Open Education Resources
The Wyndham Robertson Library is dedicated to providing access to books and films for students of all socioeconomic backgrounds. As part of this work, the library is partnering with faculty to identify open educational resources and library-subscribed resources that may be used as required course materials, in place of traditional expensive textbooks. (For more information about open education resources and the skyrocketing costs of textbooks, see: http://sparcopen.org/open-education/).
What our students say about the rising costs of traditional textbooks
“I’m still paying for books from last year on the same credit card.”
“I’ve had to put off taking some of my political science classes because I can’t afford the textbooks.”
“If I’m a disgruntled student because of textbook prices, and you’re a disgruntled professor because no one is buying your textbook, what kind of environment does that create? What kind of trust does that create?”
What the library does
- Works with faculty to identify alternative texts or films for use as required course materials that may be free or less expensive for students
- Reviews course textbook lists to identify texts, which are available for purchase and campus-wide online access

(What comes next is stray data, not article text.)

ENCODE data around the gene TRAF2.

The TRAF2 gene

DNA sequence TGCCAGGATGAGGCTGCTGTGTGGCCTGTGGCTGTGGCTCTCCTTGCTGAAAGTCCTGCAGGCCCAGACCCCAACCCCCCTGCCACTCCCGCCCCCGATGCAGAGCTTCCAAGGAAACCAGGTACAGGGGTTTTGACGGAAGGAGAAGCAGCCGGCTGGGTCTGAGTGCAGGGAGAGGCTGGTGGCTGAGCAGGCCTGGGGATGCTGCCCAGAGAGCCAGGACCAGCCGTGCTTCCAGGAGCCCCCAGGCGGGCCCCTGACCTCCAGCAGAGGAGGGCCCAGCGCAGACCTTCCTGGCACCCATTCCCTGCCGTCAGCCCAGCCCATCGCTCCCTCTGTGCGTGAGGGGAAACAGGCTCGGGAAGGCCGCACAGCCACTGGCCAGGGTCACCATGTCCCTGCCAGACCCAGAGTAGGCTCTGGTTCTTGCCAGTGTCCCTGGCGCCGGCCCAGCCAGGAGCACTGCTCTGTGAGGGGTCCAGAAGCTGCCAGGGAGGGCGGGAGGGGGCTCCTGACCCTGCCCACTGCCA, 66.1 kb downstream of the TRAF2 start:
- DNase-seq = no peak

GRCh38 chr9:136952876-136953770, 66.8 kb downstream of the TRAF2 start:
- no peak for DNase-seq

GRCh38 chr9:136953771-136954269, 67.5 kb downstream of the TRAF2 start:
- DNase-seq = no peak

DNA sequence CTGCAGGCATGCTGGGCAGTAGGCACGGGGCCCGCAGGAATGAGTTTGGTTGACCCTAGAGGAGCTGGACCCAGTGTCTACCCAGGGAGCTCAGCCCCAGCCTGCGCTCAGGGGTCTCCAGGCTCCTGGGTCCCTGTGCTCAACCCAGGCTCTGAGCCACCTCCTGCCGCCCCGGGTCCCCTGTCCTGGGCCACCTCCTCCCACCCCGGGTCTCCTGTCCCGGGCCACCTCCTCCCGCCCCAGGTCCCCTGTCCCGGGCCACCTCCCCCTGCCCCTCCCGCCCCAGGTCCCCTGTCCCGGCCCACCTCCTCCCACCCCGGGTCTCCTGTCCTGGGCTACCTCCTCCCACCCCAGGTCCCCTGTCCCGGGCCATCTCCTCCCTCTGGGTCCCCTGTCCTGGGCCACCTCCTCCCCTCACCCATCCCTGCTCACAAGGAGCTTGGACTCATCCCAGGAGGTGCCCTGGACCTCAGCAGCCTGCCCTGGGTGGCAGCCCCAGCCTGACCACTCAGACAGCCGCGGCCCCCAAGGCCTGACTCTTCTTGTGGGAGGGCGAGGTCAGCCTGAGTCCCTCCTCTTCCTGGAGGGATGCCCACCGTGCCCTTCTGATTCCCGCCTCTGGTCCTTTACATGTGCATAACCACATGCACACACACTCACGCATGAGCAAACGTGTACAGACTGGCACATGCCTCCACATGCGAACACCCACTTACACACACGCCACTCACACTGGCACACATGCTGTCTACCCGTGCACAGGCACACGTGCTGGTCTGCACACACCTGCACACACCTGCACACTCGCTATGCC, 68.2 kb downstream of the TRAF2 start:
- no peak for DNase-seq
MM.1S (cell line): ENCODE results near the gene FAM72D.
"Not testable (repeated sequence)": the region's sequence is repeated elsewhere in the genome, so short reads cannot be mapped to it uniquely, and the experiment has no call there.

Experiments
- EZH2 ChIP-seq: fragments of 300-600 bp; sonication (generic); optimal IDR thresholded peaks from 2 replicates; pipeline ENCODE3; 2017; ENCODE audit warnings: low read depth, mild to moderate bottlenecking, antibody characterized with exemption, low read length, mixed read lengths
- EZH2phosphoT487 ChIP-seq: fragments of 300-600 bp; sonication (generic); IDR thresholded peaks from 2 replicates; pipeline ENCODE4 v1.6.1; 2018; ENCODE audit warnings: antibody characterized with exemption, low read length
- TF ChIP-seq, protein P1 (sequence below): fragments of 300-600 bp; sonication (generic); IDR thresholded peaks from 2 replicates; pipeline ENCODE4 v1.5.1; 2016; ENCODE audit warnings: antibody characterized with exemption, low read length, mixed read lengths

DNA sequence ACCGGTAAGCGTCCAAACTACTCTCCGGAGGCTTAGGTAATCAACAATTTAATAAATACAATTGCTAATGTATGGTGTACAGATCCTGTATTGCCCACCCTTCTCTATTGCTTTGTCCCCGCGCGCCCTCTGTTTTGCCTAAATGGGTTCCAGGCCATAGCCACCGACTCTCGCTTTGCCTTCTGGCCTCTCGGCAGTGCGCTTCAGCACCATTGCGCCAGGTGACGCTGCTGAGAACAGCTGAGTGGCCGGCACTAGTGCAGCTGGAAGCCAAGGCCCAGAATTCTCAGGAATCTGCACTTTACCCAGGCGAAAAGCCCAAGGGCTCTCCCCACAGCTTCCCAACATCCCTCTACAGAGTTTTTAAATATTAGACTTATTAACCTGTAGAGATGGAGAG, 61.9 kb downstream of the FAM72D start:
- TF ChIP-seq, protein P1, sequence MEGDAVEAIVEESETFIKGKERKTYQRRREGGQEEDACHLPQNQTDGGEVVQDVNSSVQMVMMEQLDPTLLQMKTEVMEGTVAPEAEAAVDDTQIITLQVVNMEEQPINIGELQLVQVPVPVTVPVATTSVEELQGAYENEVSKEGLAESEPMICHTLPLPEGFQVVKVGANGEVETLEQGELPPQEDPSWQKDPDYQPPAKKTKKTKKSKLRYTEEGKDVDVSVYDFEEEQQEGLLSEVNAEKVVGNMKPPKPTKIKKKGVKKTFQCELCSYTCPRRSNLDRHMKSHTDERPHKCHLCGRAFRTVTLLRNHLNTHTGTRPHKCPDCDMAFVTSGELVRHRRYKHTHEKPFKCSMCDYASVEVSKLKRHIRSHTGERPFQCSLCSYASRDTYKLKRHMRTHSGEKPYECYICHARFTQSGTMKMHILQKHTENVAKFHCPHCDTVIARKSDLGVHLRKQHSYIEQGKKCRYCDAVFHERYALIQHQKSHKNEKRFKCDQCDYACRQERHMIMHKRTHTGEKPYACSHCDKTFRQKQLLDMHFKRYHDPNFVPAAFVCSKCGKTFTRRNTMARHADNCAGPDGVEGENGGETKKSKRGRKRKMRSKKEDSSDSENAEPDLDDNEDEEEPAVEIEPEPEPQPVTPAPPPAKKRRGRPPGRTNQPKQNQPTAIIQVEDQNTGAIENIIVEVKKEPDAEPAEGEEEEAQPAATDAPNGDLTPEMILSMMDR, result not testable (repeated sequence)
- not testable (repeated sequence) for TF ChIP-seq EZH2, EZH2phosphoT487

- Provides forums for faculty to learn about open educational resources (examples include a spring 2016 faculty learning community and a fall 2015 program on OER for the campus community)
In the spring semester of 2015, the library purchased unlimited campus access to seven books across five HU courses, allowing students in those courses to opt out of buying the book if desired. Students and faculty viewed those books 585 times during the semester, for an average cost/use of $0.78. Because of the strong usage, and positive feedback from students and faculty involved in the pilot, the library continues to purchase access to course texts when available.
Beginning in the fall of 2016, Hollins calculus courses converted from traditional textbooks to open textbooks, saving each HU calculus student up to $250 and ensuring that all students in the course had access to the text and equal opportunity to learn and succeed. In the fall 2016 semester alone, this switch saved Hollins’ students about $6,000. “I plan on using open source textbooks for all my classes in the future if possible,” said Emese Kennedy, visiting assistant professor of mathematics and the calculus instructor. “Using open resources means that all students can have equal access to course materials regardless of their budget restrictions.”
The library links to required course texts (if available online) through its Reserves database. You can search the database here, by professor name or by course number, to see if your course has print materials on reserve in the library or available online books/films.